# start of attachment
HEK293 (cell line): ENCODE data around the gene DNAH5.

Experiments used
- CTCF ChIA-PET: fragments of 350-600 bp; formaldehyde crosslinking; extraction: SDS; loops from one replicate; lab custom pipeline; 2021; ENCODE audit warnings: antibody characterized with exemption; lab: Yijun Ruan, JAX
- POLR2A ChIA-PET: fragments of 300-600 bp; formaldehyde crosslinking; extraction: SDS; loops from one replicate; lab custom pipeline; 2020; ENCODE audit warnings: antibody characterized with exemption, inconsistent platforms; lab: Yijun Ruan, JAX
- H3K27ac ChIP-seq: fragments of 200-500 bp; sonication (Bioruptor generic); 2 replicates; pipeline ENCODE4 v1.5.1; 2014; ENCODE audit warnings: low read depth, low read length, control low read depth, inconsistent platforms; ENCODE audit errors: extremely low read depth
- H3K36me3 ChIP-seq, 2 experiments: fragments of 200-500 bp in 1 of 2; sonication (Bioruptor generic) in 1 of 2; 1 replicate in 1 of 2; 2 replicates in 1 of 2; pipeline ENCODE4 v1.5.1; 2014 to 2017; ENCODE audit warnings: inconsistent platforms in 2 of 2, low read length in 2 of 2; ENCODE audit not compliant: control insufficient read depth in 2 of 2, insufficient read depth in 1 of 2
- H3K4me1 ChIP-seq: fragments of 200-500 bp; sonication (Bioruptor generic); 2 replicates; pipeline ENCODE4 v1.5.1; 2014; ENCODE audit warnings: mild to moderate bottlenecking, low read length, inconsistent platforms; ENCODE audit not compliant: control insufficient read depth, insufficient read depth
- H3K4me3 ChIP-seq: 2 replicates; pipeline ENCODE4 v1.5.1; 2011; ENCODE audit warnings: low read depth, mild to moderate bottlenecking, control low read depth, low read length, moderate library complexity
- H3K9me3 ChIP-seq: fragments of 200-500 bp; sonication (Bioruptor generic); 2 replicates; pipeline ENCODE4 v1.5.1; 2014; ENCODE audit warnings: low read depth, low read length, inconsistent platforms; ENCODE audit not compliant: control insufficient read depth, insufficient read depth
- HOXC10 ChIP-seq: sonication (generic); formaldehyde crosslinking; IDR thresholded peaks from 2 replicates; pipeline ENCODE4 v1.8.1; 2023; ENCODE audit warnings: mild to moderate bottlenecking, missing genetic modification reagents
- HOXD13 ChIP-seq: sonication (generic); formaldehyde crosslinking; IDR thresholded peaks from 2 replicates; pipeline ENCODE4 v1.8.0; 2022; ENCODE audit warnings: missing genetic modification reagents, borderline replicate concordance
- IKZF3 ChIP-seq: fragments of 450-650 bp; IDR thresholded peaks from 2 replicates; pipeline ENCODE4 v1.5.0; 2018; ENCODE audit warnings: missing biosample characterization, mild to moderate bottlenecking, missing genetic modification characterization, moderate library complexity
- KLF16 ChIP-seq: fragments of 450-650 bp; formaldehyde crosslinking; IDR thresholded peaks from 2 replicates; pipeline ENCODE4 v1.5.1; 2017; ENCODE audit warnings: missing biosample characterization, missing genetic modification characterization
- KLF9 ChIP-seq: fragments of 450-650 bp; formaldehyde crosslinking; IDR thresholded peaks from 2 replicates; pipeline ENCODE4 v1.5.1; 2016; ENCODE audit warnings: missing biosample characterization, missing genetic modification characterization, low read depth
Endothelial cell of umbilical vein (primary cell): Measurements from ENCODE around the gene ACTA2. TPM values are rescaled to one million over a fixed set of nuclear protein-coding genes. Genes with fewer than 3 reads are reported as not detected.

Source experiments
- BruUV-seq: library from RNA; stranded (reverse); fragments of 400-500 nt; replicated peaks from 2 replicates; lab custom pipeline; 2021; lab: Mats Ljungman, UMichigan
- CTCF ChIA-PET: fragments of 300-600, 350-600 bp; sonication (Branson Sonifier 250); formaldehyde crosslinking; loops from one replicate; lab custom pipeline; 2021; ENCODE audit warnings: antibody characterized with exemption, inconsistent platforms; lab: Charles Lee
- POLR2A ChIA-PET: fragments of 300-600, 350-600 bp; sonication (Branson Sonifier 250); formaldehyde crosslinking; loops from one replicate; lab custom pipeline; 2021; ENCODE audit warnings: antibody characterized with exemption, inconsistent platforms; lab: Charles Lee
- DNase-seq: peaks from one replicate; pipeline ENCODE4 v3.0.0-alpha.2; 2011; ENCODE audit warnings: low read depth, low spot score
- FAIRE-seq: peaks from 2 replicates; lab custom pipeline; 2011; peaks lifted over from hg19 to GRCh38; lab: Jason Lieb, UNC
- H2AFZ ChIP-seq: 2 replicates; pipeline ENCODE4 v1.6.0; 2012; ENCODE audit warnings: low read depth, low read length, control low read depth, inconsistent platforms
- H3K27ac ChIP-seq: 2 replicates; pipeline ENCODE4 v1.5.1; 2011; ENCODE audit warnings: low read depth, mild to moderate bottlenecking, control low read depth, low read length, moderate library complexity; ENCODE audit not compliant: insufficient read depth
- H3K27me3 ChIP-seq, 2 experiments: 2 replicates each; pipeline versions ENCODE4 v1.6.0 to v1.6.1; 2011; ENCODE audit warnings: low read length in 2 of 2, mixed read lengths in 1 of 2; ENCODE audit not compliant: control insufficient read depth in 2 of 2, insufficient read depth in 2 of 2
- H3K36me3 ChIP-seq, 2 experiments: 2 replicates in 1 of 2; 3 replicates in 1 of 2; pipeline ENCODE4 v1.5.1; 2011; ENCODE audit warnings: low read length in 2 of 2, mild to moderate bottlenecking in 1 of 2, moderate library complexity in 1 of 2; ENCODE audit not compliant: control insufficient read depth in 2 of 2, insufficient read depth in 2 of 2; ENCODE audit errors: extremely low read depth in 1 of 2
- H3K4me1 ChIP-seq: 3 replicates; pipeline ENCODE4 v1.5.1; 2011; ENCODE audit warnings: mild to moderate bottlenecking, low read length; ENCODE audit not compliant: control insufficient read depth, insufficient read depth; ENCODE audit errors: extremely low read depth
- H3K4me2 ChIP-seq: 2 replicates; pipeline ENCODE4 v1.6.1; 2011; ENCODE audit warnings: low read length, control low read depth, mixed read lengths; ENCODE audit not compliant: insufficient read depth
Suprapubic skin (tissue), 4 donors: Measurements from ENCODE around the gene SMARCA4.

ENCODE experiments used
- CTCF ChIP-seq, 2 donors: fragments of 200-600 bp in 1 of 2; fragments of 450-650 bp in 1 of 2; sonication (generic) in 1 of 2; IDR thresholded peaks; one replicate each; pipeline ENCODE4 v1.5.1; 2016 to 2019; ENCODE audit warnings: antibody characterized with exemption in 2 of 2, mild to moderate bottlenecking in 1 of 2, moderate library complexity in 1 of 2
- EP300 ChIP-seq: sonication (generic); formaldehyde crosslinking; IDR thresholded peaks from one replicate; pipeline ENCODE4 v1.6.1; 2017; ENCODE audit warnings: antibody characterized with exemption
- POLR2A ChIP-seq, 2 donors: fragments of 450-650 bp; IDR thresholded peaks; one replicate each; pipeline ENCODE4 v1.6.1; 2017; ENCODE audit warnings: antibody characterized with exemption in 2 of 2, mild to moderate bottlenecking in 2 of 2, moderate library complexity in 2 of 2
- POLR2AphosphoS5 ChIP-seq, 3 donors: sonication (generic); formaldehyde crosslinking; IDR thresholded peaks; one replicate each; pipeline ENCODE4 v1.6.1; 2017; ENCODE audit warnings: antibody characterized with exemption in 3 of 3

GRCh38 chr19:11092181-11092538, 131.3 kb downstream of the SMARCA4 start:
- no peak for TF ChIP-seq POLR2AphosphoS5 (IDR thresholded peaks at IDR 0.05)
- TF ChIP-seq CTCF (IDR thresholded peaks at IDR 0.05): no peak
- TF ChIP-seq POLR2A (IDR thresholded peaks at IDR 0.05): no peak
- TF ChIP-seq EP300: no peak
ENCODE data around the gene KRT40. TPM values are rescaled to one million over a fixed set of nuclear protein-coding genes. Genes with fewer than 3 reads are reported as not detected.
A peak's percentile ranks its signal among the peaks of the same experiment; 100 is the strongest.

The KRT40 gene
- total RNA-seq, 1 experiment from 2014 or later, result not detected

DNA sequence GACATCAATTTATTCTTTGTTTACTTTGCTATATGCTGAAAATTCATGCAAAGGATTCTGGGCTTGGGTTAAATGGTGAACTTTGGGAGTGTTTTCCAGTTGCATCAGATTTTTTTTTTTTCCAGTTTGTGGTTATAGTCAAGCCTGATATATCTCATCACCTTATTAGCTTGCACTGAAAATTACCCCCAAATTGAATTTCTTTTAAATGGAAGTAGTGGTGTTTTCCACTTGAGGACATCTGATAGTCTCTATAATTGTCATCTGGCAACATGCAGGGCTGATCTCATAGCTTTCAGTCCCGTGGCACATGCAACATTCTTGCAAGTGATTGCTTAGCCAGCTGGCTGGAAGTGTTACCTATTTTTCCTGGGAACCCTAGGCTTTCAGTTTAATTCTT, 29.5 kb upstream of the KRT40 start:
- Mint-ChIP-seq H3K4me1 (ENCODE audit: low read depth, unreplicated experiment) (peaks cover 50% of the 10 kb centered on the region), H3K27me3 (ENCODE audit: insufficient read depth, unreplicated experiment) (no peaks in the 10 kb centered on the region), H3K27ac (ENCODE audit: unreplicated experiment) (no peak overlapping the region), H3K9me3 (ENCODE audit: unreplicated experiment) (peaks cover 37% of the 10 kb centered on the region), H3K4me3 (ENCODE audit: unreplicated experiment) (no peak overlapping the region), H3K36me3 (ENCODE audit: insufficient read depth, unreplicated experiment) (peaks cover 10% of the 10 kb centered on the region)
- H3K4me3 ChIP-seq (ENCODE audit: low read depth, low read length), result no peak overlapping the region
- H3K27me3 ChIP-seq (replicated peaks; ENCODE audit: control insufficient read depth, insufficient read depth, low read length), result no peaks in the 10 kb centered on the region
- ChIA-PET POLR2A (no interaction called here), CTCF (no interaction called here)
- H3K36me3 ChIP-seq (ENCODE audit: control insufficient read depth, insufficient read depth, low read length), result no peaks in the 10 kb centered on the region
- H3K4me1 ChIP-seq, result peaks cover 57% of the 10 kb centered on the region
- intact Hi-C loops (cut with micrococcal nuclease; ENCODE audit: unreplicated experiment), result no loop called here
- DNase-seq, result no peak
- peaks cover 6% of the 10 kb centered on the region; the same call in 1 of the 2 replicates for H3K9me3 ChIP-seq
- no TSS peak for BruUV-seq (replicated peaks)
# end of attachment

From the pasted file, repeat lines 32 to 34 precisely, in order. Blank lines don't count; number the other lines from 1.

- POLR2A ChIP-seq, 2 donors: fragments of 450-650 bp; IDR thresholded peaks; one replicate each; pipeline ENCODE4 v1.6.1; 2017; ENCODE audit warnings: antibody characterized with exemption in 2 of 2, mild to moderate bottlenecking in 2 of 2, moderate library complexity in 2 of 2
- POLR2AphosphoS5 ChIP-seq, 3 donors: sonication (generic); formaldehyde crosslinking; IDR thresholded peaks; one replicate each; pipeline ENCODE4 v1.6.1; 2017; ENCODE audit warnings: antibody characterized with exemption in 3 of 3

GRCh38 chr19:11092181-11092538, 131.3 kb downstream of the SMARCA4 start: